And to this day we don't have a detailed outline of what the Republicans offer as their health care plan solutions.

All we keep hearing is how the Dems aren't playing along.

Then hit the road with the amazing Republican plan and let American voters decide.
There is no such thing as perfect healthcare, anywhere.
All Universal Healthcare systems are annually tweaked and periodically reformed. Only in the US is there an intention to throw the baby out with the bath water.

Trump endorsed Trump-care 1 and 2 and did so without knowing the contents and before it was scored. Had either passed, it would have been the kiss of death for a second term.

Months before the 2018 midterms, most Republicans communicated their support of mandating insurers cover preexisting conditions and did so despite years of effort to fall back to the good old days, pre ACA, where most states allowed insurers to insurers discriminate. Some states had no cap on the look back period.

Trump’s endless campaign promises right up to the 2016 election to deliver better healthcare at a fraction of the costs remains one of his greatest vulnerabilities in 2020.

That Trump failed to mention healthcare in his inaugural address made clear, he had no plan to deliver. Shortly thereafter, he mumbled something about “ no one knew healthcare was so complicated”.

That too confirmed he/ insiders had no plan to deliver.
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Old 06-08-2019, 11:30 AM
 
22,792 posts, read 12,182,899 times
Reputation: 7205
Quote:
Originally Posted by middle-aged mom View Post
There is no such thing as perfect healthcare, anywhere.
All Universal Healthcare systems are annually tweaked and periodically reformed. Only in the US is there an intention to throw the baby out with the bath water.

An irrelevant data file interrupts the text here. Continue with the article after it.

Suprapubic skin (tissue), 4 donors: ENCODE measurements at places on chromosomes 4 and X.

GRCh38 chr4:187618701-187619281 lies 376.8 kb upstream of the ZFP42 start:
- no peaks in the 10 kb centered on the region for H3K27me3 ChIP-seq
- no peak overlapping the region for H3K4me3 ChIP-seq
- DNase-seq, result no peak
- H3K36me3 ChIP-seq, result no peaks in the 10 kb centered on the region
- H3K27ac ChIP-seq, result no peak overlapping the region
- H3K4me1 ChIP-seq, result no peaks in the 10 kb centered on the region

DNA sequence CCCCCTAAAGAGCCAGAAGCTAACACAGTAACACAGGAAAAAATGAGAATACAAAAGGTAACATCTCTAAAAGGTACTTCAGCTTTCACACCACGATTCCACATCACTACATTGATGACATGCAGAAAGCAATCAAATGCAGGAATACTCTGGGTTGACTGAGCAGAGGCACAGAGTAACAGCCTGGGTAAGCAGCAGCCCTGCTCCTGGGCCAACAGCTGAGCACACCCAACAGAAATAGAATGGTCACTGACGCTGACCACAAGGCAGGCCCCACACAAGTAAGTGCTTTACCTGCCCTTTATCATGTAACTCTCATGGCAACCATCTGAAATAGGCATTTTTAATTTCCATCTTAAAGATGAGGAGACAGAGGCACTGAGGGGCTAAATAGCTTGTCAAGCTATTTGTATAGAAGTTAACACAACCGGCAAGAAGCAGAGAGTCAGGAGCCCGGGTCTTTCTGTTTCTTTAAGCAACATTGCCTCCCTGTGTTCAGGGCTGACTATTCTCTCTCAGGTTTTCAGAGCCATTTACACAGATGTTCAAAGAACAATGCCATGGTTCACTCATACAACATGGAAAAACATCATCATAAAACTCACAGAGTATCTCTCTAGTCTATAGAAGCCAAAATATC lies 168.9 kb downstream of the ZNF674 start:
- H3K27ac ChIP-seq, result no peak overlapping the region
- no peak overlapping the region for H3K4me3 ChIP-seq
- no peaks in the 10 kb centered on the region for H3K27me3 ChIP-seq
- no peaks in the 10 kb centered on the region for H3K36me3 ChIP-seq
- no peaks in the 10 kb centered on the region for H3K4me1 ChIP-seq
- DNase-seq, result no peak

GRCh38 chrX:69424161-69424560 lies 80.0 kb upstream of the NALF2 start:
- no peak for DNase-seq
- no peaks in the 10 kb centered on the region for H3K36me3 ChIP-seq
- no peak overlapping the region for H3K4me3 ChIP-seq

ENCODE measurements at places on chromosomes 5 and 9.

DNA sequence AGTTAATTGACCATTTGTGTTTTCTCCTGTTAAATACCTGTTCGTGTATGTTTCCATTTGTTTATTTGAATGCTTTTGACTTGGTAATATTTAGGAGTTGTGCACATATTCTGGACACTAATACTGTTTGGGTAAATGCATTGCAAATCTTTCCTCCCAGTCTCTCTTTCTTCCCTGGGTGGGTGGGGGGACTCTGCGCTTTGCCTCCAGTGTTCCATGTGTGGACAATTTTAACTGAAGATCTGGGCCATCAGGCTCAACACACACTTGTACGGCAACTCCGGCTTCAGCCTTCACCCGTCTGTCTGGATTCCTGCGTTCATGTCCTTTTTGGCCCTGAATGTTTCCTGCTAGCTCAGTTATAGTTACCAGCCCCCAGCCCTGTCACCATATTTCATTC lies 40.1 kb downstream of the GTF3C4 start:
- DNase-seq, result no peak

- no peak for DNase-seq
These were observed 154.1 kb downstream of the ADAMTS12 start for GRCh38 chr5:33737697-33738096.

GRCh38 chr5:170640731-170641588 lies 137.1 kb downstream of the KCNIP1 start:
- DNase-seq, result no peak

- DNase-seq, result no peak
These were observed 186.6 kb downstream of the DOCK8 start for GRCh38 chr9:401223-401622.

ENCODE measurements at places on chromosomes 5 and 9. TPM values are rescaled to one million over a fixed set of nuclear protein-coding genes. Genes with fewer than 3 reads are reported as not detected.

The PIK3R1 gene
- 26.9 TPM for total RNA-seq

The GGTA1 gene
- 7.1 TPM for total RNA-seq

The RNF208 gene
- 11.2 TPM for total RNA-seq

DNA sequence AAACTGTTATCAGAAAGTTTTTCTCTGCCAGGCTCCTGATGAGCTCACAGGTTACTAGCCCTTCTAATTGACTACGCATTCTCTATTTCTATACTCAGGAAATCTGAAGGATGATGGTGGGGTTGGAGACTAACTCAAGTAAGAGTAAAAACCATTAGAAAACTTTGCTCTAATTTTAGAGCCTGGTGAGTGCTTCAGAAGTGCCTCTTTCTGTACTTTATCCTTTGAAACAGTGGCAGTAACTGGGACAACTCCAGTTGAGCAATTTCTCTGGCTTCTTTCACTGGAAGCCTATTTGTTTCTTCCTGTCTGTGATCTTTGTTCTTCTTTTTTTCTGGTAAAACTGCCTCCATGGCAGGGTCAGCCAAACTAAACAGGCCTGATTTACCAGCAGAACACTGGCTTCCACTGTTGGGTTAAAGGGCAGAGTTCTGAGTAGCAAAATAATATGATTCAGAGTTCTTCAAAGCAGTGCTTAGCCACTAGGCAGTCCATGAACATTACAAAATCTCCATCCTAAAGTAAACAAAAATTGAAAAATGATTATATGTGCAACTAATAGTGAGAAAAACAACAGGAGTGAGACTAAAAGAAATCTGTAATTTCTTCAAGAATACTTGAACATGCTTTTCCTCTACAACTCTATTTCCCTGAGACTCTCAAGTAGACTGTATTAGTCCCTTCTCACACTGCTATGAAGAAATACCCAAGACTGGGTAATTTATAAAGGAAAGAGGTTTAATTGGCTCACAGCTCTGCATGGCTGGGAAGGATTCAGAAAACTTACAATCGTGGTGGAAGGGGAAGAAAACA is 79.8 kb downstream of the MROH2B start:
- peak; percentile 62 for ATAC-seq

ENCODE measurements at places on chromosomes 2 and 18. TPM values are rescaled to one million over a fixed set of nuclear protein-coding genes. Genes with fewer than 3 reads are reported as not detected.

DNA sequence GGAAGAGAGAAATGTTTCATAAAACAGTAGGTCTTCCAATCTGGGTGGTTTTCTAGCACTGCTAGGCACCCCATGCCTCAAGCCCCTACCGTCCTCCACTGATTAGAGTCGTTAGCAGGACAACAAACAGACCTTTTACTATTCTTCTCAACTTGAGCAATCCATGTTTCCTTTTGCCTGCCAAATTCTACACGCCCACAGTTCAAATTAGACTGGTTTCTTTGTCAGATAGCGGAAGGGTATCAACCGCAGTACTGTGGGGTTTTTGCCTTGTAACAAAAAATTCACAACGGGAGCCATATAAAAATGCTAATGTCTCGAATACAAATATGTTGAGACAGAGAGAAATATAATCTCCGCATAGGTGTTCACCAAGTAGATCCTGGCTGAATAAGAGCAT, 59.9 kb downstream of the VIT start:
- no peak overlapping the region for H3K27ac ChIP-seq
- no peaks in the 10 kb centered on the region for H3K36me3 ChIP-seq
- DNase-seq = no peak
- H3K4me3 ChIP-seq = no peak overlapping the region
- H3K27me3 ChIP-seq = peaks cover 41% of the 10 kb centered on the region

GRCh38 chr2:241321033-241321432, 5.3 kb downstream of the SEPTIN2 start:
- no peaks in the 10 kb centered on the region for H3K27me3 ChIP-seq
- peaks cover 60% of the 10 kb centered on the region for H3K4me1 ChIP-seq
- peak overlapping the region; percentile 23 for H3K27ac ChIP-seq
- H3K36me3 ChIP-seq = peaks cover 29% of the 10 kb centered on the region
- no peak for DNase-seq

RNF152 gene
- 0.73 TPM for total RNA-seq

Trump endorsed Trump-care 1 and 2 and did so without knowing the contents and before it was scored. Had either passed, it would have been the kiss of death for a second term.

Months before the 2018 midterms, most Republicans communicated their support of mandating insurers cover preexisting conditions and did so despite years of effort to fall back to the good old days, pre ACA, where most states allowed insurers to insurers discriminate. Some states had no cap on the look back period.
Yes Republicans have now agreed that many parts of the ACA were worth keeping.

I get that. NOW what they need to do. Finalize their plan and sell it as part of the 2020 package.

Clear message -- this is what we are offering.

As Democrats should suggest how they intend to fix the problems now.

Nothing is going to happen in the next year and a half. We will be voting on what we hope can happen.

Both parties just have to tell us what they can do for us and we take it from there.
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Old 06-08-2019, 11:31 AM
 
Location: Grove City, Ohio
10,111 posts, read 12,337,743 times
Reputation: 13871
Quote:
Originally Posted by middle-aged mom View Post
No medical practice is required to accept Medicare reimbursement. While most do, they limit the number of patients dependent upon Medicare reimbursement.

Private insurance reimburses at a higher rate.

Traditional Medicare does not pay for everything. This is why many have private Medi-gap supplemental plans.